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They say was nourished by th' Iœan maid; And in his hand a broad deep bowl he bears, Of which he freely drinks an health to all his peers. Then came old January, wrapped well In many weeds, to keep the cold away, Yet did he quake and quiver like to quell, And blow his nails to warm them if he may, For they were numbed with holding all the day An hatchet keen, with which he felled wood, And from the trees did lop the needless spray, Upon an huge great Earth-pot steane he stood, From whose wide mouth there flowèd forth the Roman flood.

And lastly came old February, sitting

In an old waggon, for he could not ride,
Drawn of two fishes for the season fitting,
Which through the flood before did softly slide
And swim away; yet had he by his side
His plough and harness fit to till the ground,
And tools to prune the trees, before the pride

Of hasting prime did make them burgeon round.

So past the Twelve Months forth, and their due places found.

And after these there came the Day and Night,

Riding together both with equal pace;

Th' one on a palfrey black, the other white;
But Night had covered her uncomely face
With a black veil, and held in hand a mace,
On top whereof the moon and stars were pight,
And sleep and darkness round about did trace;
But Day did bear upon his sceptre's height

The goodly sun, encompassed all with beamès bright.

Then came the Hours, fair daughters of high Jove
And timely Night, the which were all endued
With wondrous beauty, fit to kindle love;
But they were virgins all, and love eschewed,
That might forslak the charge to them foreshewed
By mighty Jove, who did them porters make
Of heaven's gate, (whence all the gods issued)
Which they did daily watch and nightly wake
By even turns, nor ever did their charge forsake.

And after all came Life, and lastly Death;
Death with most grim and grisly visage seen,
Yet is he nought but parting of the breath,
Ne ought to see, but like a shade to ween,
Unbodied, unsouled, unheard, unseen;
But Life was like a fair young lusty boy,
Such as they feign Dan Cupid to have been,

Full of delightful health and lively joy,

Decked all with flowers, and wings of gold fit to employ.

Within and Without.




The winds are bitter; the skies are wild;

From the roof comes plunging the drowning rain:
Without,-in tatters, the world's poor child

Sobbeth abroad her grief, her pain!

No one heareth her, no one heedeth her:

But Hunger, her friend, with his bony hand, Grasps her throat, whispering huskily—

"What dost thou in a Christian land?"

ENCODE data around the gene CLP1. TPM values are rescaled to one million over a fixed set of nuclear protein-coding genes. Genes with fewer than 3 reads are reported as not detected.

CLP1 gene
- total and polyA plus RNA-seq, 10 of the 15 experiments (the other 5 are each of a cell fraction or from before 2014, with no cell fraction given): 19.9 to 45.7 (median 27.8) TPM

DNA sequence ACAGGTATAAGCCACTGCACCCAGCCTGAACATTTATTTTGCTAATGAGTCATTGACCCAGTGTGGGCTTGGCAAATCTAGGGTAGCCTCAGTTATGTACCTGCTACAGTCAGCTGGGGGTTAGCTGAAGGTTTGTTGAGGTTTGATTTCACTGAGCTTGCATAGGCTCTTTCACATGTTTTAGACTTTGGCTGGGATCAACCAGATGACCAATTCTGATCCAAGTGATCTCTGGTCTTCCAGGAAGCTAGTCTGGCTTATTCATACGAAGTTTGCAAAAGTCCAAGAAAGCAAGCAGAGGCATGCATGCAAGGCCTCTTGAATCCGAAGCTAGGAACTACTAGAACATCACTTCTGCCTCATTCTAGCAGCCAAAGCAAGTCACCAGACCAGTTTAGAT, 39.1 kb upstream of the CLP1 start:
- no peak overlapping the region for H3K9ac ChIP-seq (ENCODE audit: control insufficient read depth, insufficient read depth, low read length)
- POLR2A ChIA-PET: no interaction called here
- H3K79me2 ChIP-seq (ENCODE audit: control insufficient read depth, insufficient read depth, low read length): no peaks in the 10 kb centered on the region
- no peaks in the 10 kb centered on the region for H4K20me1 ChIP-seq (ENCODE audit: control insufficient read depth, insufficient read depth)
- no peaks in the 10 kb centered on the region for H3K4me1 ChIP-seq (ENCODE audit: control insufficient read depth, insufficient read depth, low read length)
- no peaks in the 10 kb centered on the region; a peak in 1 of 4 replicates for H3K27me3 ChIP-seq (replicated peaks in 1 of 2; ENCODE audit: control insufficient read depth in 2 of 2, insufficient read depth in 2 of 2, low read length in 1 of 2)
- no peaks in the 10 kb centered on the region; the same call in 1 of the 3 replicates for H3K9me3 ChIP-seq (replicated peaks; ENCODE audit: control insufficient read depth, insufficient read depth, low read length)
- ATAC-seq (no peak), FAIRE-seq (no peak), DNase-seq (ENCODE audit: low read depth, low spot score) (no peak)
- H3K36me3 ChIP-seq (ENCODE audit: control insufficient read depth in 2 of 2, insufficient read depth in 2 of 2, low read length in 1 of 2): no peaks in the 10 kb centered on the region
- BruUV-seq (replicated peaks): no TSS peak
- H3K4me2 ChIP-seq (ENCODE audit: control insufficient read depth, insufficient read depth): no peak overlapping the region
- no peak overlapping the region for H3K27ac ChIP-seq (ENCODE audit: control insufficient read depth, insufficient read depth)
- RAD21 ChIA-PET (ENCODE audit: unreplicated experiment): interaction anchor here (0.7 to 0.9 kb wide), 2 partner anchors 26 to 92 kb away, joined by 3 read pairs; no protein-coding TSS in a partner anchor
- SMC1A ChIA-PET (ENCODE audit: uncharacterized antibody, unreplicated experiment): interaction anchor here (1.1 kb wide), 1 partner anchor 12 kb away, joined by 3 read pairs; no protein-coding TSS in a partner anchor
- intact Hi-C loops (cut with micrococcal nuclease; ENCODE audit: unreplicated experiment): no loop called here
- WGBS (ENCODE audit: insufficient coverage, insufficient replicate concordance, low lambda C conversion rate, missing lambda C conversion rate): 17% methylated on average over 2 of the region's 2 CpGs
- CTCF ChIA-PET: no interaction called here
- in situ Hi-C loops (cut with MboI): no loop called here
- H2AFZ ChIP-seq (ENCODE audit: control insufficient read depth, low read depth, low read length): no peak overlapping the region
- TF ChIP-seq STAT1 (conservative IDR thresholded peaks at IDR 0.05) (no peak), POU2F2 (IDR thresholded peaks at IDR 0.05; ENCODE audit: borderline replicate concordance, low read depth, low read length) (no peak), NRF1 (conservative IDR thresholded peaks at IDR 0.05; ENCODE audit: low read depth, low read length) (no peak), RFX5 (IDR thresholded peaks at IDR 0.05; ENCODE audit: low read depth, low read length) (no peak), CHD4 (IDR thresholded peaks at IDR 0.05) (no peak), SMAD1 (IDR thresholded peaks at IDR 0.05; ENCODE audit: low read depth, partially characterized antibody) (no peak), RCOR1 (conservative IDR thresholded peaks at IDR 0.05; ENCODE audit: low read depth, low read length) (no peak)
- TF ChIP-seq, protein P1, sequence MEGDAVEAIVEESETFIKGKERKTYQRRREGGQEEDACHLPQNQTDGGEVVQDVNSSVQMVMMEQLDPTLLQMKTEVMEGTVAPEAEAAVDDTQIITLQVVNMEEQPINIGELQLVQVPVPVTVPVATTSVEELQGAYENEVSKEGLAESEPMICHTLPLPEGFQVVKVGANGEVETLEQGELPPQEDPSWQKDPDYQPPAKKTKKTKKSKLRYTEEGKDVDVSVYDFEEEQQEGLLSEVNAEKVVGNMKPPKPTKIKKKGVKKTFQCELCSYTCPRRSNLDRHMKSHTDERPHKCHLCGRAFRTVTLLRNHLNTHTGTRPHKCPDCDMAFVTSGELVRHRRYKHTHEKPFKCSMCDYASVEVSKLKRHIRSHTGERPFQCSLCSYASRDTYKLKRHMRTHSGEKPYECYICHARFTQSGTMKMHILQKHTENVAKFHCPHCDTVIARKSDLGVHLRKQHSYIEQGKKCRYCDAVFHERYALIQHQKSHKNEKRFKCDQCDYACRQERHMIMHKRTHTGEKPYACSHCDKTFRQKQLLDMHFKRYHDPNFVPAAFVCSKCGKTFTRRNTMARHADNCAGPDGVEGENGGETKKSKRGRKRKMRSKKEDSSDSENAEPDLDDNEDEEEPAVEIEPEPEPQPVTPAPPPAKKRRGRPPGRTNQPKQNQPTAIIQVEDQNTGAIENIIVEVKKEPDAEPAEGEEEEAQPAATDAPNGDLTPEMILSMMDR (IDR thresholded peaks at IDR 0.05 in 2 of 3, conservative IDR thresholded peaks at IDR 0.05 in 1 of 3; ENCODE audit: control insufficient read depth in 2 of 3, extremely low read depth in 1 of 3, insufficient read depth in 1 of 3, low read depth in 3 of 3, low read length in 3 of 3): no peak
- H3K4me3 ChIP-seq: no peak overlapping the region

The skies are wild, and the blast is cold;
Yet riot and luxury brawl within:
Slaves are waiting, in crimson and gold,
Waiting the nod of a child of sin.
The fire is crackling, wine is bubbling
Up in each glass to its beaded brim :
The jesters are laughing, the parasites quaffing
"Happiness,"" honour,”—and all for him!


She who is slain in the winter weather,

Ah! she had once a village fame;
Listened to love on the moon-lit heather;

Had gentleness-vanity-maiden shame;
Now, her allies are the Tempest howling;
Prodigal's curses; self-disdain;
Poverty; misery: Well, no matter;
There is an end unto every pain!

The harlot's fame was her doom to-day,
Disdain; despair; by to-morrow's light
The ragged boards and the pauper's pall;
And so she'll be given to dusty night!
Without a tear or a human sigh,
She's gone,-poor life and its "fever" o'er!
So, let her in calm oblivion lie;

While the world runs merry as heretofore!


He who yon lordly feast enjoyeth,

He who doth rest on his couch of down, He it was, who threw the forsaken

Under the feet of the trampling town: Liar,-betrayer,--false as cruel,

What is the doom for his dastard sin?

His peers, they scorn? high dames, they shun him?—
Unbar yon palace, and gaze within.

There, yet his deeds are all trumpet-sounded,
There, upon silken seats recline

Maidens as fair as the summer morning,

Watching him rise from the sparkling wine. Mothers all proffer their stainless daughters;

Men of high honour salute him "friend;" Skies! oh, where are your cleansing waters? World! oh, where do thy wonders end?


The Flower's Name.


HERE's the garden she walked across,

Arm in my arm, such a short while since:
Hark, now I push its wicket, the moss

Hinders the hinges and makes them wince!
She must have reached this shrub ere she turned,
As back with that murmur the wicket swung;

For she laid the poor snail, my chance foot spurned, To feed and forget it the leaves among.


Down this side of the gravel-walk

She went while her robe's edge brushed the box: And here she paused in her gracious talk

To point me a moth on the milk-white flox. Roses, ranged in valiant row,

I will never think that she passed you by ! She loves you, noble roses, I know;

But yonder, see, where the rock-plants lie.


This flower she stopped at, finger on lip,

Stooped over, in doubt, as settling its claim;
Till she gave me, with pride to make no slip,
Its soft meandering Spanish name.
What a name? was it love or praise?

Speech half-asleep, or song half-awake?
I must learn Spanish, one of these days,
Only for that slow sweet name's sake.


Roses, if I live and do well,

I may bring her one of these days, To fix you fast with as fine a spell,

Fit you each with his Spanish phrase !
But do not detain me now; for she lingers
There, like sunshine over the ground,

And ever I see her soft white fingers
Searching after the bud she found.

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